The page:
CEDARVILLE — Cedarville University’s Robotic Boat team will be spending July 8-13 in Virginia Beach. But instead of working on their tans, the four team members will be preparing their boat for the three on-the-water challenges that it will face during the International RoboBoat Competition.
The International RoboBoat Competition began in 2008 and draws universities from all over the world, including large schools like Virginia Tech and the University of Michigan, to compete. Teams race student-designed autonomous surface vehicles through an aquatic obstacle course including detecting underwater pings, navigating around buoys and autonomous docking. The events are completed autonomously by the boat using software written by students that make use of camera images, GPS signals, and compass information. The competition is sponsored by the Office of Naval Research and by the Association for Unmanned Vehicle Systems International (AUVSI), an organization that specializes in unmanned transportation.
Dr. Tim Tuinstra, associate professor of electrical engineering, and Cedarville’s team advisor, said that the International RoboBoat Competition is the competition to enter if you are looking to do robotic boating. The competition gives engineering students the opportunity to apply their design and production skills.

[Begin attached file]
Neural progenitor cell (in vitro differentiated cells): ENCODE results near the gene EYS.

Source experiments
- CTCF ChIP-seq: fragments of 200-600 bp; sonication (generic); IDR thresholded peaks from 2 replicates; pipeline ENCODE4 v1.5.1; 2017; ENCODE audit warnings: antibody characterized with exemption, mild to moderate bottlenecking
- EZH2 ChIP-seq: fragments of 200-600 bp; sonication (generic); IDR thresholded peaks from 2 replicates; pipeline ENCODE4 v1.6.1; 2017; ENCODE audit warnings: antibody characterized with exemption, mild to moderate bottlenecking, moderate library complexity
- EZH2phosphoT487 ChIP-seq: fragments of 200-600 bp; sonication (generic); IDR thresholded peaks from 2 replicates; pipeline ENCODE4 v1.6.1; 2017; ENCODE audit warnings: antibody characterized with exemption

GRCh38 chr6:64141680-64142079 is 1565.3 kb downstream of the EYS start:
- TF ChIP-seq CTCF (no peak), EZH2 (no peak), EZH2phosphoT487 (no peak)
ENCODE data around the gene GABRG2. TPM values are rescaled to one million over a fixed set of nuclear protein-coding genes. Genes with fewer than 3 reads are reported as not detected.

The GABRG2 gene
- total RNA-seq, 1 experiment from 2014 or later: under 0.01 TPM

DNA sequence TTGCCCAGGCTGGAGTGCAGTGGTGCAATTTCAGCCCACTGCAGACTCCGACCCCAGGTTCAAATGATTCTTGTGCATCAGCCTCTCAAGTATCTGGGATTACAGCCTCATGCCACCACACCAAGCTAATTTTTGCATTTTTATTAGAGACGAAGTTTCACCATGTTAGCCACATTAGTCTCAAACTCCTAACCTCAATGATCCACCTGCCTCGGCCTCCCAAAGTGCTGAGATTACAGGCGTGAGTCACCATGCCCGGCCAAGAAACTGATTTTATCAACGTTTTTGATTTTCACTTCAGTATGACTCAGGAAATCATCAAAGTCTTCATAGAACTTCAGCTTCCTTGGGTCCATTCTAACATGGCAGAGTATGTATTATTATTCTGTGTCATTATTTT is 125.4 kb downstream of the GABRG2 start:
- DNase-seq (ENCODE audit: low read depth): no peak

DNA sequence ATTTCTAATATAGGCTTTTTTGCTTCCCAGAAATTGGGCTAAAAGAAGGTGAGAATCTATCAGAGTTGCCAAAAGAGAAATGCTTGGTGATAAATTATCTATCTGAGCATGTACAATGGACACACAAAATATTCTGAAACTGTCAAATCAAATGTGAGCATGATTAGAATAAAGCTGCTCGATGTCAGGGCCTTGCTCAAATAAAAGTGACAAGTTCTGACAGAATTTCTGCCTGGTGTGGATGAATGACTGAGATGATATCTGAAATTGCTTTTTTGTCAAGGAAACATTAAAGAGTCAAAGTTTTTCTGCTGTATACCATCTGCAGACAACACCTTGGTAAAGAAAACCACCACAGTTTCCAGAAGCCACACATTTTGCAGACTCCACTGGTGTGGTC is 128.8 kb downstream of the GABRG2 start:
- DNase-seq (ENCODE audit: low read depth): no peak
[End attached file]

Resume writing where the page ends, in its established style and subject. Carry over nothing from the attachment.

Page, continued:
“It is a very intense environment because the teams are very competitive about their boats,” Tuinstra said. “They are going to make them work. You can kind of feel the brain power at the competition.” Tuinstra said the hands on experience that the competition provides give Cedarville engineering students marketable skills that can be applied in some very high-tech areas.
This year will be Cedarville’s fourth year competing. Although Cedarville hasn’t won any large awards yet, Tuinstra said that each year Cedarville improves.
“The first year we got a rookie of the award for an outstanding effort by our inaugural team,” he said. “The last two years we’ve been moderately competitive. We’ve made strides every year as far as understanding how to do it. (The boat) gets passed down from team to team each year so hopefully we build on what the previous team did and learned.”
The team has added five computers to its design for the competition this year. The computers act as the brains of the boat. Tuinstra said that the team already had a laptop on board, but the added computers will help increase the speed and navigation ability of the craft.
Two years ago, the team came within a few feet of beating Virginia Tech.
Tuinstra said, “It is good for us to be right there with large-name schools.”
Tuinstra added he has high hopes for this year’s competition.
“Our engineering students can compete with anybody,” he said. “I think that is important for the world to know.”